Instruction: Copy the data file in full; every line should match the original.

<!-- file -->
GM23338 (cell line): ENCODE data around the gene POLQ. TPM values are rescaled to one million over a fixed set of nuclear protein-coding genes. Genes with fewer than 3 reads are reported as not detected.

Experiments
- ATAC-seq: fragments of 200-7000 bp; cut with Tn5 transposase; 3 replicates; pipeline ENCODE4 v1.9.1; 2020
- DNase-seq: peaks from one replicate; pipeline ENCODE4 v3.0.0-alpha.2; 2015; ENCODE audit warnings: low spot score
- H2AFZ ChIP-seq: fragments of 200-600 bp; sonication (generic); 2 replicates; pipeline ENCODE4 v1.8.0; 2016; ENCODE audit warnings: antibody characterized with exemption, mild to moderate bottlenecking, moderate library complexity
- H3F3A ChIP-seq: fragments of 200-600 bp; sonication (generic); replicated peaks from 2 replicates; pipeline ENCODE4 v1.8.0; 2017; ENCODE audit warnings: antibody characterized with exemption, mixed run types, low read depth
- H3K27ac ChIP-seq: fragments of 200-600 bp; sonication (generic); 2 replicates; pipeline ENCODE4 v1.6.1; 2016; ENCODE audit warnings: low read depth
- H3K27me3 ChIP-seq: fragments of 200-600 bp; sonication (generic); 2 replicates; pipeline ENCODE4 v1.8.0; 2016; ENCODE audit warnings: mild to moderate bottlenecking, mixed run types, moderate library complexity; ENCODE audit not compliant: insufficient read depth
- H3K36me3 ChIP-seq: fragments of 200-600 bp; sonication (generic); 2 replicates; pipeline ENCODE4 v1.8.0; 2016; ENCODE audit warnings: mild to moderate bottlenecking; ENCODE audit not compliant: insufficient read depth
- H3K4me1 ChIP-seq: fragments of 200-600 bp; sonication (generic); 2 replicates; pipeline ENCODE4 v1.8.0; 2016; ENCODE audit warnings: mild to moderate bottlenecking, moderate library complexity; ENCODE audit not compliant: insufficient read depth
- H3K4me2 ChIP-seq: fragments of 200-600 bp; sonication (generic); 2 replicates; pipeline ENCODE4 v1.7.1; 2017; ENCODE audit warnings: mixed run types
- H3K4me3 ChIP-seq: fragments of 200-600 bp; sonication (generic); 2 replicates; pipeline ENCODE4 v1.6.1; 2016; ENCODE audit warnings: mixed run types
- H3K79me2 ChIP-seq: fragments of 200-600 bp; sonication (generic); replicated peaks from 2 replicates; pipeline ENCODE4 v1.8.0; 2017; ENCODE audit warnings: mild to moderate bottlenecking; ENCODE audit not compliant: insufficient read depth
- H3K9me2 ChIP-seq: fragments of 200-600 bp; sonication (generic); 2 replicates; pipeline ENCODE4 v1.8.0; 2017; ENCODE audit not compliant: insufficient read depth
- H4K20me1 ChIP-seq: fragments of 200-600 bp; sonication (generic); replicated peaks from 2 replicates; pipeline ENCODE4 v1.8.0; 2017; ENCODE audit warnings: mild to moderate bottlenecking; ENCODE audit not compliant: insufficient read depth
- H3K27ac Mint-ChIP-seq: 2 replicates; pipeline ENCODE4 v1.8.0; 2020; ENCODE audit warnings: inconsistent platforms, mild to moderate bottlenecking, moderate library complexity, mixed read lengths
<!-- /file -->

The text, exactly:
GM23338 (cell line): ENCODE data around the gene POLQ. TPM values are rescaled to one million over a fixed set of nuclear protein-coding genes. Genes with fewer than 3 reads are reported as not detected.

Experiments
- ATAC-seq: fragments of 200-7000 bp; cut with Tn5 transposase; 3 replicates; pipeline ENCODE4 v1.9.1; 2020
- DNase-seq: peaks from one replicate; pipeline ENCODE4 v3.0.0-alpha.2; 2015; ENCODE audit warnings: low spot score
- H2AFZ ChIP-seq: fragments of 200-600 bp; sonication (generic); 2 replicates; pipeline ENCODE4 v1.8.0; 2016; ENCODE audit warnings: antibody characterized with exemption, mild to moderate bottlenecking, moderate library complexity
- H3F3A ChIP-seq: fragments of 200-600 bp; sonication (generic); replicated peaks from 2 replicates; pipeline ENCODE4 v1.8.0; 2017; ENCODE audit warnings: antibody characterized with exemption, mixed run types, low read depth
- H3K27ac ChIP-seq: fragments of 200-600 bp; sonication (generic); 2 replicates; pipeline ENCODE4 v1.6.1; 2016; ENCODE audit warnings: low read depth
- H3K27me3 ChIP-seq: fragments of 200-600 bp; sonication (generic); 2 replicates; pipeline ENCODE4 v1.8.0; 2016; ENCODE audit warnings: mild to moderate bottlenecking, mixed run types, moderate library complexity; ENCODE audit not compliant: insufficient read depth
- H3K36me3 ChIP-seq: fragments of 200-600 bp; sonication (generic); 2 replicates; pipeline ENCODE4 v1.8.0; 2016; ENCODE audit warnings: mild to moderate bottlenecking; ENCODE audit not compliant: insufficient read depth
- H3K4me1 ChIP-seq: fragments of 200-600 bp; sonication (generic); 2 replicates; pipeline ENCODE4 v1.8.0; 2016; ENCODE audit warnings: mild to moderate bottlenecking, moderate library complexity; ENCODE audit not compliant: insufficient read depth
- H3K4me2 ChIP-seq: fragments of 200-600 bp; sonication (generic); 2 replicates; pipeline ENCODE4 v1.7.1; 2017; ENCODE audit warnings: mixed run types
- H3K4me3 ChIP-seq: fragments of 200-600 bp; sonication (generic); 2 replicates; pipeline ENCODE4 v1.6.1; 2016; ENCODE audit warnings: mixed run types
- H3K79me2 ChIP-seq: fragments of 200-600 bp; sonication (generic); replicated peaks from 2 replicates; pipeline ENCODE4 v1.8.0; 2017; ENCODE audit warnings: mild to moderate bottlenecking; ENCODE audit not compliant: insufficient read depth
- H3K9me2 ChIP-seq: fragments of 200-600 bp; sonication (generic); 2 replicates; pipeline ENCODE4 v1.8.0; 2017; ENCODE audit not compliant: insufficient read depth
- H4K20me1 ChIP-seq: fragments of 200-600 bp; sonication (generic); replicated peaks from 2 replicates; pipeline ENCODE4 v1.8.0; 2017; ENCODE audit warnings: mild to moderate bottlenecking; ENCODE audit not compliant: insufficient read depth
- H3K27ac Mint-ChIP-seq: 2 replicates; pipeline ENCODE4 v1.8.0; 2020; ENCODE audit warnings: inconsistent platforms, mild to moderate bottlenecking, moderate library complexity, mixed read lengths